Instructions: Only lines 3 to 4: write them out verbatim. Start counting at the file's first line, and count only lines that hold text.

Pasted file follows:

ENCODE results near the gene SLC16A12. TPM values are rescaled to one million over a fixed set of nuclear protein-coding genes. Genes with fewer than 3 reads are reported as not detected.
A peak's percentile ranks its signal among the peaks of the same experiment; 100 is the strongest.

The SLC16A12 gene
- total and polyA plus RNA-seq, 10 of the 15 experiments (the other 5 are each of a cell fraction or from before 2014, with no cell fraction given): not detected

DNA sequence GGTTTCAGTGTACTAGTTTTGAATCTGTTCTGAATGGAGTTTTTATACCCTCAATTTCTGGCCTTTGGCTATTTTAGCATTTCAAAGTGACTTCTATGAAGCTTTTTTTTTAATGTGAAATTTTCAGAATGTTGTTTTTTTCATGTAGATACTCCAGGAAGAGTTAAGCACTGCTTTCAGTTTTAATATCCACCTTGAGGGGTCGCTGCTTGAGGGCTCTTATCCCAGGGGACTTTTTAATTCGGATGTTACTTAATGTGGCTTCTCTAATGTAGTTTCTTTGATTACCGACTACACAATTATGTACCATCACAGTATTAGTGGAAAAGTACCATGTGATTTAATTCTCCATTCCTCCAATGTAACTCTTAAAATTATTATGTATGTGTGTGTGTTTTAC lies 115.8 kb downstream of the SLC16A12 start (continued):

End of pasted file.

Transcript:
The SLC16A12 gene
- total and polyA plus RNA-seq, 10 of the 15 experiments (the other 5 are each of a cell fraction or from before 2014, with no cell fraction given): not detected